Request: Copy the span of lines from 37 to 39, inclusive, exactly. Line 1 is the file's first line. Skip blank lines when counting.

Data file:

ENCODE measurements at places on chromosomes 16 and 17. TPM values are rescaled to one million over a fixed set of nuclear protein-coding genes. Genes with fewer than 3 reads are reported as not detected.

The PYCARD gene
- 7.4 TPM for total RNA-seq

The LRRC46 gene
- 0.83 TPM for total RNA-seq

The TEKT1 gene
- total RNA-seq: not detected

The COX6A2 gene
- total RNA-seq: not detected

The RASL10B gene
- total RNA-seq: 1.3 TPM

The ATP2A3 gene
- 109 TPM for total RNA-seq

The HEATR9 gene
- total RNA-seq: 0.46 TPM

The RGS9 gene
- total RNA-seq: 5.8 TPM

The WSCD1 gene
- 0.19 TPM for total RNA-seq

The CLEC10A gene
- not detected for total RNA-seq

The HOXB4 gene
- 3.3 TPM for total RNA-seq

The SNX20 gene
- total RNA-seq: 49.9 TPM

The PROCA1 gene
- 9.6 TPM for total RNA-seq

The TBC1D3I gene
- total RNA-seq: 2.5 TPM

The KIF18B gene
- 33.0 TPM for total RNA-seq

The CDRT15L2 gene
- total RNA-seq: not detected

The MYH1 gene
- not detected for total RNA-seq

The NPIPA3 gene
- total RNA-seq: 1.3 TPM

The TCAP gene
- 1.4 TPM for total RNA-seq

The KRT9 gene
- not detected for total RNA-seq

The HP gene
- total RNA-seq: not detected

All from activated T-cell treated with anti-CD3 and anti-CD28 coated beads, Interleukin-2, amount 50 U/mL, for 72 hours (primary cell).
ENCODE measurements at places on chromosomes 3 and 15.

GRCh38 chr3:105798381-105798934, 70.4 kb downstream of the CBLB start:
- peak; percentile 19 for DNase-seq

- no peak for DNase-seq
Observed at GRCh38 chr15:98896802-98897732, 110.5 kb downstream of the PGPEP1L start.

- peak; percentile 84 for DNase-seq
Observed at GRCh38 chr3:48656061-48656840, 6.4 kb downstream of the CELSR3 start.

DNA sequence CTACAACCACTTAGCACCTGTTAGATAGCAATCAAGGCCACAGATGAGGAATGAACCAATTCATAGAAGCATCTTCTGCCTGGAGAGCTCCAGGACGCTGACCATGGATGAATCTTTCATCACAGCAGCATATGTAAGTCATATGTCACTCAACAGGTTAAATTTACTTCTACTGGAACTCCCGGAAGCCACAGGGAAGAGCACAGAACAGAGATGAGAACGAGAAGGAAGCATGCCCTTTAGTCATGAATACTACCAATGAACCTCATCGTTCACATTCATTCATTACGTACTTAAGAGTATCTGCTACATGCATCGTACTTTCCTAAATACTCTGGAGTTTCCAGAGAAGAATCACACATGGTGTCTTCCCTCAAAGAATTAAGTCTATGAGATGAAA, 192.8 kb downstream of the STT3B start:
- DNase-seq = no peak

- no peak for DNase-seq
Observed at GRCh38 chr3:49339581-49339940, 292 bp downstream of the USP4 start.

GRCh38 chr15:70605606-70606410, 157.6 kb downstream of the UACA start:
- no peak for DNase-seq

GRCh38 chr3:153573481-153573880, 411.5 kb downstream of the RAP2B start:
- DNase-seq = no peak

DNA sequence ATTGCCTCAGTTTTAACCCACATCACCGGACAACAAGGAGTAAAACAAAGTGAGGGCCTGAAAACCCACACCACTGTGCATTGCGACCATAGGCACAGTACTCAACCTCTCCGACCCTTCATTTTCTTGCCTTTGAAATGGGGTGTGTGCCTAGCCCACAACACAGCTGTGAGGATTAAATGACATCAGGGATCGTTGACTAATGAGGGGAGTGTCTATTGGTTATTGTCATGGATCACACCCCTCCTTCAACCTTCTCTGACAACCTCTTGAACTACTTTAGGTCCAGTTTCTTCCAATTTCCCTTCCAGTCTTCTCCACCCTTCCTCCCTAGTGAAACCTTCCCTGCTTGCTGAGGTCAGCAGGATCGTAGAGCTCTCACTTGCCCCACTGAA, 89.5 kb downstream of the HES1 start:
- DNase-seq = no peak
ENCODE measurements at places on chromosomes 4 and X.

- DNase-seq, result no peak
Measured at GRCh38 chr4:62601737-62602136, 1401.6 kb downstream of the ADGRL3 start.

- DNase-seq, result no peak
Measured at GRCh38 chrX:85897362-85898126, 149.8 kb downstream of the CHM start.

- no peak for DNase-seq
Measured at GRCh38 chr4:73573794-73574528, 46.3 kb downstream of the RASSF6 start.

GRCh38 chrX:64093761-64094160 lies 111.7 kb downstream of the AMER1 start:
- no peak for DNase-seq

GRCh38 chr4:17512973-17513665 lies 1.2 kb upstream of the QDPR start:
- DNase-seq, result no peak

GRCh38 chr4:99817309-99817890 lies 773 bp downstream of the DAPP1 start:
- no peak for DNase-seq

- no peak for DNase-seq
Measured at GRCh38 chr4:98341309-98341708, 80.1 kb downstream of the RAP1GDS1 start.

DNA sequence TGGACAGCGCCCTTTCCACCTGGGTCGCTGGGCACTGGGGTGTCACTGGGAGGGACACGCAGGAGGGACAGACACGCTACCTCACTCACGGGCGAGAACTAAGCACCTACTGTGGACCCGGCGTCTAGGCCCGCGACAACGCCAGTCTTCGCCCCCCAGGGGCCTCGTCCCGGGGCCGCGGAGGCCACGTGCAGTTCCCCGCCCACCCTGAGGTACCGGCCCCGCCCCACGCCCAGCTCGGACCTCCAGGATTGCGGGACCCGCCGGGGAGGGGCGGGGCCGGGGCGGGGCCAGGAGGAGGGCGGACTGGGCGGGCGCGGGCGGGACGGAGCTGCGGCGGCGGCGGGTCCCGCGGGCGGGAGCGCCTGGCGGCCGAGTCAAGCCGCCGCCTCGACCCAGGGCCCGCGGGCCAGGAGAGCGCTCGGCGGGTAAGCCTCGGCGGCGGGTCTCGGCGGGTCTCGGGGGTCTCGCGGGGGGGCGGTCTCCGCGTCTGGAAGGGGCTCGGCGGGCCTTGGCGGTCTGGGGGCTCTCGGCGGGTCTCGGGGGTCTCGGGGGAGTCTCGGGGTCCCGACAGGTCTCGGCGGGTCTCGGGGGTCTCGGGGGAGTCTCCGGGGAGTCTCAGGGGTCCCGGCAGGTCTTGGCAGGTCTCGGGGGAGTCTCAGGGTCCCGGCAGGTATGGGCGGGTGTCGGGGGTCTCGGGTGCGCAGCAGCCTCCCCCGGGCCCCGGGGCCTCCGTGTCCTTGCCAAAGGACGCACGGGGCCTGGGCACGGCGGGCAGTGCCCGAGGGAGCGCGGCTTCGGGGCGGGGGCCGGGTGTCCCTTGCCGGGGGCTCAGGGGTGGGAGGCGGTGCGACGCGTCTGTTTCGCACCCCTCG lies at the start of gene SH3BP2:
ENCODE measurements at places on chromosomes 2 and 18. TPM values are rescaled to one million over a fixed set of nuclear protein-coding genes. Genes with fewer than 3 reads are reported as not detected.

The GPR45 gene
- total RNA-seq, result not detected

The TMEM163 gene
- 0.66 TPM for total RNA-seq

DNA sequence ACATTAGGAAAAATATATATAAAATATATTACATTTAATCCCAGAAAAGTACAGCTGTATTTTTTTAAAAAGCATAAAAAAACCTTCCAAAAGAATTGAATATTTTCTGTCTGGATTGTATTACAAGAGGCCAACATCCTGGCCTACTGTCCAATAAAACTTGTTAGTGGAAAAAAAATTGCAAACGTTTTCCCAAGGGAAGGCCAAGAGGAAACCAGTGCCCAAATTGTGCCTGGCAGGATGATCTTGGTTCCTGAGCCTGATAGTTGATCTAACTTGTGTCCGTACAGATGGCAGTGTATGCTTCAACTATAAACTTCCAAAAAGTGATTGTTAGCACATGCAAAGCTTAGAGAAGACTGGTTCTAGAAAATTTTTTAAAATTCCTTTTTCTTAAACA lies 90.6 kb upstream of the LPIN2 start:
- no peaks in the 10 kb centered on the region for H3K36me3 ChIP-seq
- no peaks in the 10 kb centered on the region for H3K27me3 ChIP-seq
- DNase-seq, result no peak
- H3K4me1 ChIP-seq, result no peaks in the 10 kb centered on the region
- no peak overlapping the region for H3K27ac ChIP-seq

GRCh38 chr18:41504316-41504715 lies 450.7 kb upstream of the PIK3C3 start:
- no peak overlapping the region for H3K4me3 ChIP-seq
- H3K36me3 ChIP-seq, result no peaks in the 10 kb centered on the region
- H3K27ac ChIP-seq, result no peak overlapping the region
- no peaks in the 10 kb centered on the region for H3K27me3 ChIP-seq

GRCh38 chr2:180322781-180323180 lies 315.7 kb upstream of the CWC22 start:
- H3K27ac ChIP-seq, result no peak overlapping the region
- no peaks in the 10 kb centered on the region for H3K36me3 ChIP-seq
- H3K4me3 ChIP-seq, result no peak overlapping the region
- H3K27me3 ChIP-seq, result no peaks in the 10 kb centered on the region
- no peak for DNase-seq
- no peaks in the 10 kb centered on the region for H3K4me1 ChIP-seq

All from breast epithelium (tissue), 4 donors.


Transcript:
- total RNA-seq: 1.3 TPM

The TCAP gene
- 1.4 TPM for total RNA-seq